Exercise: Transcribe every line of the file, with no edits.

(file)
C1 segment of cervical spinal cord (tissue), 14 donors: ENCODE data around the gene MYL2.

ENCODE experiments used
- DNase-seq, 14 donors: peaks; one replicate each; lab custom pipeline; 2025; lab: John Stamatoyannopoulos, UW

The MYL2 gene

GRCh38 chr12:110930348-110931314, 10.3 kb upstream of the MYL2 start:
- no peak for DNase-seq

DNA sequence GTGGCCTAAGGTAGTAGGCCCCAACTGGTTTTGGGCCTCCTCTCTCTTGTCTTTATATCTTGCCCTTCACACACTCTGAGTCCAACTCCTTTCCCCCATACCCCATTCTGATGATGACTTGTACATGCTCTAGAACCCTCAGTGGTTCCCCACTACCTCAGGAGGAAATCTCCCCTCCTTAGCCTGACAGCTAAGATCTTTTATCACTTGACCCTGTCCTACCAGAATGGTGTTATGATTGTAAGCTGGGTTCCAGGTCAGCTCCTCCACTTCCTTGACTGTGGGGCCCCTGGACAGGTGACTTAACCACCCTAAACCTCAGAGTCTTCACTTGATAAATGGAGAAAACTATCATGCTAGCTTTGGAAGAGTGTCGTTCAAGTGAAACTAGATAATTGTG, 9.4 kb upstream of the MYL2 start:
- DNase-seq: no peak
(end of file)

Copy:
C1 segment of cervical spinal cord (tissue), 14 donors: ENCODE data around the gene MYL2.

ENCODE experiments used
- DNase-seq, 14 donors: peaks; one replicate each; lab custom pipeline; 2025; lab: John Stamatoyannopoulos, UW

The MYL2 gene

GRCh38 chr12:110930348-110931314, 10.3 kb upstream of the MYL2 start:
- no peak for DNase-seq

DNA sequence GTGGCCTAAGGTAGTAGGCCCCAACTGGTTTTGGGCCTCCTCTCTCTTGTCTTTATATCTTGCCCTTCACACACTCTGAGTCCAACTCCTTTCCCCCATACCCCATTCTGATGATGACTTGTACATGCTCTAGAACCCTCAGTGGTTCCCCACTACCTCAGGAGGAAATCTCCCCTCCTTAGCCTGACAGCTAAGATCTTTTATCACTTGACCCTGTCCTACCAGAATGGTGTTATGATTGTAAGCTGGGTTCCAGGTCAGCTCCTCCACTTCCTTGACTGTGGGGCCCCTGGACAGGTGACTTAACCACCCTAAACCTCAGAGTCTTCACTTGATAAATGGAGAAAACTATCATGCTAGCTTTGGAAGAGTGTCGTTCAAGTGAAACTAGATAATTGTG, 9.4 kb upstream of the MYL2 start:
- DNase-seq: no peak